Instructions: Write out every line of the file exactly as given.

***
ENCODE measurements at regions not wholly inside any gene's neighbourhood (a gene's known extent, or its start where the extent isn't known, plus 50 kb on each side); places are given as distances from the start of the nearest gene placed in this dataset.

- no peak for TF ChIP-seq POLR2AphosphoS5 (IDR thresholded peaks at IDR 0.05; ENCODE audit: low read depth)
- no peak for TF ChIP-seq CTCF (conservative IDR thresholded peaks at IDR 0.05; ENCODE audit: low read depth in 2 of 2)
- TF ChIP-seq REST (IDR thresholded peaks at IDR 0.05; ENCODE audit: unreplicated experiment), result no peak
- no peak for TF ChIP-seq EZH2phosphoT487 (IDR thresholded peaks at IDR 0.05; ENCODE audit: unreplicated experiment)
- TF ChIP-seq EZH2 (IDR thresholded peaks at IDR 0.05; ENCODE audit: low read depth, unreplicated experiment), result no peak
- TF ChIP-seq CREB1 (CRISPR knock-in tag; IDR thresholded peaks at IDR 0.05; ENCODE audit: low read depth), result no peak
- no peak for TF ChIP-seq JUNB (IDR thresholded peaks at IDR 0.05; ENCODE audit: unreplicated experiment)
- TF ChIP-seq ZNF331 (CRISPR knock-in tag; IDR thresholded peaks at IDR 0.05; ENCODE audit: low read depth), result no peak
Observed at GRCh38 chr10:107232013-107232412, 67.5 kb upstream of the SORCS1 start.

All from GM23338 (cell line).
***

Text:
ENCODE measurements at regions not wholly inside any gene's neighbourhood (a gene's known extent, or its start where the extent isn't known, plus 50 kb on each side); places are given as distances from the start of the nearest gene placed in this dataset.

- no peak for TF ChIP-seq POLR2AphosphoS5 (IDR thresholded peaks at IDR 0.05; ENCODE audit: low read depth)
- no peak for TF ChIP-seq CTCF (conservative IDR thresholded peaks at IDR 0.05; ENCODE audit: low read depth in 2 of 2)
- TF ChIP-seq REST (IDR thresholded peaks at IDR 0.05; ENCODE audit: unreplicated experiment), result no peak
- no peak for TF ChIP-seq EZH2phosphoT487 (IDR thresholded peaks at IDR 0.05; ENCODE audit: unreplicated experiment)
- TF ChIP-seq EZH2 (IDR thresholded peaks at IDR 0.05; ENCODE audit: low read depth, unreplicated experiment), result no peak
- TF ChIP-seq CREB1 (CRISPR knock-in tag; IDR thresholded peaks at IDR 0.05; ENCODE audit: low read depth), result no peak
- no peak for TF ChIP-seq JUNB (IDR thresholded peaks at IDR 0.05; ENCODE audit: unreplicated experiment)
- TF ChIP-seq ZNF331 (CRISPR knock-in tag; IDR thresholded peaks at IDR 0.05; ENCODE audit: low read depth), result no peak
Observed at GRCh38 chr10:107232013-107232412, 67.5 kb upstream of the SORCS1 start.

All from GM23338 (cell line).